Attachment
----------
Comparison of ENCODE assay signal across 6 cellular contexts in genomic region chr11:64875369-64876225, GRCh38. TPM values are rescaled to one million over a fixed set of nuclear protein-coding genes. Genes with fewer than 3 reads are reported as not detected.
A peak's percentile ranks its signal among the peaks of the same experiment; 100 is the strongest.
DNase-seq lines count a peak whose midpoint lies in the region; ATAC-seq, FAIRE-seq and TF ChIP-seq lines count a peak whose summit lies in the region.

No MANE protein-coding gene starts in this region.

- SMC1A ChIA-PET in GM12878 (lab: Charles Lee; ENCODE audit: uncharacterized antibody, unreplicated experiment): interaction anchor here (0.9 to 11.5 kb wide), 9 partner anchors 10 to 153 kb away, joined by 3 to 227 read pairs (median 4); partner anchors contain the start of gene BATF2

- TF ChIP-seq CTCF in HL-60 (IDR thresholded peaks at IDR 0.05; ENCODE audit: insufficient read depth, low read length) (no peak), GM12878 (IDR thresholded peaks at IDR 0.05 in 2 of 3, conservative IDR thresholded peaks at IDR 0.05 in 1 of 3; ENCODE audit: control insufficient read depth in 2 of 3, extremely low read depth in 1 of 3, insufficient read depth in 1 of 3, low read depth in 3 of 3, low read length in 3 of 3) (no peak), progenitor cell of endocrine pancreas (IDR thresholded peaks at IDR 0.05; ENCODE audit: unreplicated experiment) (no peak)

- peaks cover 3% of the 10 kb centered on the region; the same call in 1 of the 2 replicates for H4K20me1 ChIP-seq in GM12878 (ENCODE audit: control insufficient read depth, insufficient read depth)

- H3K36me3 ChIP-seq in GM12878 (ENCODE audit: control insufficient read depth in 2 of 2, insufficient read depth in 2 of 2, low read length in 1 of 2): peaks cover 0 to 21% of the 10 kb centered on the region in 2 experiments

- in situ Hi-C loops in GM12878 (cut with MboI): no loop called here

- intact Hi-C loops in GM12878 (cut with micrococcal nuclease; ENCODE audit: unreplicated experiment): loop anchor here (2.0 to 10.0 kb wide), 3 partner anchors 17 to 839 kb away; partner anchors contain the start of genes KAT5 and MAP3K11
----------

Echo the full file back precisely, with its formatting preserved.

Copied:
Comparison of ENCODE assay signal across 6 cellular contexts in genomic region chr11:64875369-64876225, GRCh38. TPM values are rescaled to one million over a fixed set of nuclear protein-coding genes. Genes with fewer than 3 reads are reported as not detected.
A peak's percentile ranks its signal among the peaks of the same experiment; 100 is the strongest.
DNase-seq lines count a peak whose midpoint lies in the region; ATAC-seq, FAIRE-seq and TF ChIP-seq lines count a peak whose summit lies in the region.

No MANE protein-coding gene starts in this region.

- SMC1A ChIA-PET in GM12878 (lab: Charles Lee; ENCODE audit: uncharacterized antibody, unreplicated experiment): interaction anchor here (0.9 to 11.5 kb wide), 9 partner anchors 10 to 153 kb away, joined by 3 to 227 read pairs (median 4); partner anchors contain the start of gene BATF2

- TF ChIP-seq CTCF in HL-60 (IDR thresholded peaks at IDR 0.05; ENCODE audit: insufficient read depth, low read length) (no peak), GM12878 (IDR thresholded peaks at IDR 0.05 in 2 of 3, conservative IDR thresholded peaks at IDR 0.05 in 1 of 3; ENCODE audit: control insufficient read depth in 2 of 3, extremely low read depth in 1 of 3, insufficient read depth in 1 of 3, low read depth in 3 of 3, low read length in 3 of 3) (no peak), progenitor cell of endocrine pancreas (IDR thresholded peaks at IDR 0.05; ENCODE audit: unreplicated experiment) (no peak)

- peaks cover 3% of the 10 kb centered on the region; the same call in 1 of the 2 replicates for H4K20me1 ChIP-seq in GM12878 (ENCODE audit: control insufficient read depth, insufficient read depth)

- H3K36me3 ChIP-seq in GM12878 (ENCODE audit: control insufficient read depth in 2 of 2, insufficient read depth in 2 of 2, low read length in 1 of 2): peaks cover 0 to 21% of the 10 kb centered on the region in 2 experiments

- in situ Hi-C loops in GM12878 (cut with MboI): no loop called here

- intact Hi-C loops in GM12878 (cut with micrococcal nuclease; ENCODE audit: unreplicated experiment): loop anchor here (2.0 to 10.0 kb wide), 3 partner anchors 17 to 839 kb away; partner anchors contain the start of genes KAT5 and MAP3K11